[arin-ppml] Fee Philosophy (was: Re: Draft Policy ARIN-2013-3: Tiny IPv6 Allocations for ISPs)

John Curran jcurran at arin.net
Sun Apr 7 07:46:15 EDT 2013

On Apr 7, 2013, at 2:02 AM, Michael Sinatra <michael+ppml at burnttofu.net> wrote:

> On 04/06/13 19:31, John Curran wrote:
>> On Apr 6, 2013, at 12:00 PM, Michael Sinatra <michael+ppml at burnttofu.net> wrote:
>>> The second issue is that it's not even clear what the goals of the fee
>>> schedule are.  
>> <https://www.arin.net/fees/faq_fee_schedule.html>
>> "   
>>   ARIN adopted the new Fee Schedule in order to:
>>       • Ensure members receiving comparable services are paying comparable fees where feasible
>>       • Meet the community's expectations for new and future services such as RPKI
>>       • Maintain and reduce, where possible, cost for smaller ISPs
>>       • Provide a revenue model based on long-term expenses
>> "
>> (This is also very similar to the information in community 
>> consultation held in October 2012 on the Revised Fee schedule.)
>> ...
> That doesn't really answer my question.  My question revolves around the
> following *types* of questions:
> o Is the fee schedule intended to be based on fairness?
> o Is the goal to reduce complexity at a (reasonable?) cost of fairness?
> Or increase fairness at a reasonable cost of complexity?  If I suggest
> that we tweak the fee schedule, am I going against one of the
> fundamental goals of not making it "too complex" by some definition thereof?
> o Is fairness determined in terms of revenue, capitalization, or just
> address space?
> o How do we define terms like "comparable service."  Given that ARIN
> provides registration services, not addresses, how *should* "comparable
> service" be defined.

All excellent questions, and while the Board has expressed a desire 
for a simple and fair fee schedule, there is no hard and fast rules
for how these factors should be balanced.  There was discussion of 
some of these considerations at the Dallas meeting presentation on 
the Revised Fee Schedule, with the general desire that a simpler
fee schedule with less exceptions is preferred, and that ARIN should
continue to lower fees as much as possible.

>> ARIN has always had fees based on relative size of organizations,
>> generally based on the total address space held.  This is the case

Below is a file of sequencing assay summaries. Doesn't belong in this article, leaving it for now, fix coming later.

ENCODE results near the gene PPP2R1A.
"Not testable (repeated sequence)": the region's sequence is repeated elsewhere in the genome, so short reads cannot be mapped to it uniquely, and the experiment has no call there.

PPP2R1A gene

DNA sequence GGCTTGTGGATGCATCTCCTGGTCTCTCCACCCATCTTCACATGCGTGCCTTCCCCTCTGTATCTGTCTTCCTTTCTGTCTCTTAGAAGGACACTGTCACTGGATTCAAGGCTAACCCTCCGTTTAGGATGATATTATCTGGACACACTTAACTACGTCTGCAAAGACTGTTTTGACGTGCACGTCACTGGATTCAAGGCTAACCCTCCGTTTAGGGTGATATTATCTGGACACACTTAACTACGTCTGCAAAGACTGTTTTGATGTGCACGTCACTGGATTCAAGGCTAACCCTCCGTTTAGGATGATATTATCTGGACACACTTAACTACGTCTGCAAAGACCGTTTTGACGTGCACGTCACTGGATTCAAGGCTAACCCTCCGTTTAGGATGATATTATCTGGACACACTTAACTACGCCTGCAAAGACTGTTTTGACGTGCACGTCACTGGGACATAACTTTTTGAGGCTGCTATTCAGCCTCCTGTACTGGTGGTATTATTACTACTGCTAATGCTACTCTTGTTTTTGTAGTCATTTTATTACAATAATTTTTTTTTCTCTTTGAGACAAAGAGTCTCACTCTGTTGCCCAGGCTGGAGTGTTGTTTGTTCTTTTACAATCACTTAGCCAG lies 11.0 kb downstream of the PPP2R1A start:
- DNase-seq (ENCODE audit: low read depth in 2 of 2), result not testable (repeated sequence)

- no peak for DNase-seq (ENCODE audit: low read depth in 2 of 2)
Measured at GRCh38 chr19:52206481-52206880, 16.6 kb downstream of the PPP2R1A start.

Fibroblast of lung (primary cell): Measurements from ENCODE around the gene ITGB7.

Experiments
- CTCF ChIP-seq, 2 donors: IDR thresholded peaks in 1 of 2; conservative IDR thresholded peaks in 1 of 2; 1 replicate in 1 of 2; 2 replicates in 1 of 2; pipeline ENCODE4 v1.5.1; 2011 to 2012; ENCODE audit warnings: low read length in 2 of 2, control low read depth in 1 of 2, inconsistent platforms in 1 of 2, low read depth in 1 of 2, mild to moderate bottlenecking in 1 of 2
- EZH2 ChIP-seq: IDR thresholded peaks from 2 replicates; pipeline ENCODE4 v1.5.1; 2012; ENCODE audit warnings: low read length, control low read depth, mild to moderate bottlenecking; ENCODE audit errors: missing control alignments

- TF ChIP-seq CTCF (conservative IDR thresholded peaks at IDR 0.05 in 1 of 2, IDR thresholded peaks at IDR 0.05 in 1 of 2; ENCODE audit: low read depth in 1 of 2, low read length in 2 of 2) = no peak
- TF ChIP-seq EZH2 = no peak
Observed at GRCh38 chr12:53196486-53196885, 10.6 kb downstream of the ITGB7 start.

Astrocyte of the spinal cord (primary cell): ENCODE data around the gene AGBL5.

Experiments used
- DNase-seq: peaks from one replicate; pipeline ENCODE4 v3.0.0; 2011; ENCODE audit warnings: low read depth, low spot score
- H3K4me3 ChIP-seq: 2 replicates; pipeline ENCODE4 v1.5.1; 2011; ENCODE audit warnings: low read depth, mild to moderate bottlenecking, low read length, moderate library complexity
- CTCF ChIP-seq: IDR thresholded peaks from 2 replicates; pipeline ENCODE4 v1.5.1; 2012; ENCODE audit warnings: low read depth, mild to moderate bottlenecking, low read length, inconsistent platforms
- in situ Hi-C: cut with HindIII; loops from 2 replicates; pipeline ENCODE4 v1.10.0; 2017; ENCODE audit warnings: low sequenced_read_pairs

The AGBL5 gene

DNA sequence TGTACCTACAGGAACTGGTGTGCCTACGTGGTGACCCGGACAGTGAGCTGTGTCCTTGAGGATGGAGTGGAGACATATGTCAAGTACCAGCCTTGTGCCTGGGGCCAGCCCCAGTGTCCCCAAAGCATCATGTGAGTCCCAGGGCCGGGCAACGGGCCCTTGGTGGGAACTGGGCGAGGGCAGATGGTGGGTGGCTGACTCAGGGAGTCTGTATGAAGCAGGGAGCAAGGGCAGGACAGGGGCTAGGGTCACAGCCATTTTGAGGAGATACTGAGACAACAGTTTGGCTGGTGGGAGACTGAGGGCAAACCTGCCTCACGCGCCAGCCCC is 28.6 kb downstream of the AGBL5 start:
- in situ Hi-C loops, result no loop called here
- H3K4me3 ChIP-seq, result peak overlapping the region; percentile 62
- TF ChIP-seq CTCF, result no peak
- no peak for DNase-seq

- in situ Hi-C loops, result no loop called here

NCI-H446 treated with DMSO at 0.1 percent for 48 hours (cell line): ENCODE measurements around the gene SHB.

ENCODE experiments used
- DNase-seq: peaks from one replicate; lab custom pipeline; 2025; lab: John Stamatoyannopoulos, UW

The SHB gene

>> with both the present fee schedule and the Revised Fee Schedule. 
> That may be true, but where is that codified and/or hashed out?  What is
> that basic philosophy discussed and reviewed?

The ARIN Board establishes fees, and there are both public consultations
and public discussions at the ARIN meetings when changes are proposed.

> I am not saying it needs
> to be right now, but I have a hard time understanding why we need to
> contort the NRPM to patch over bad incentives in the fee schedule.

No NRPM change is needed because of the Revised Fee schedule; fees under 
the new schedule will be lower for smallest ISPs in any case.

The question is whether the community also provide support for a xx-small 
category which is even lower ($500/year) but distinguished by only a /40 
IPv6 allocation.  This is being discussed in Draft Policy ARIN-2013-3, and 
while it is enabled by the Revised Fee schedule, it is an independent item
for the community to consider and can be adopted or not based on its merits.

> Moreover, that standard is called into question by the fact that ARIN
> charges based on the larger of the two address family allocations, with
> no regard to the situation where there are radical differences between
> IPv4 size and IPv6 size.

Correct, and this has been covered on this mailing list before
<http://lists.arin.net/pipermail/arin-ppml/2013-March/026396.html> -

  "that is precisely the benefit of the revised fee schedule;
   every size ISP category now includes both IPv4 and IPv6, so every
   ISP can add an IPv6 allocation and see _no_ change in fees at all.
   (This does mean that we can get ISPs for whom there is a "mismatch"
   between their IPv4 and IPv6 allocations, and they end up in a higher
   category, but to be truly fair we'd need to have distinct proportional
   fee for each of IPv4 and IPv6, and that's exactly what you don't want:
   any addition of IPv6 means an additional fee.)"

The advantage of the current approach is that every ISP with an IPv4
allocation can obtain a corresponding IPv6 allocation with no change 
in fees.  It works against those with "radical differences" as you note
above, but the only way to be 100% equitable in all cases would be to
charge completely separately for IPv4 and IPv6, with the result being
we would always have to have some fee associated with issuing IPv6.
Given the community's indications in the past, having a fee schedule
which provides for some IPv6 allocation in each category with no change
in fees seems to better meet expectations.


John Curran
President and CEO

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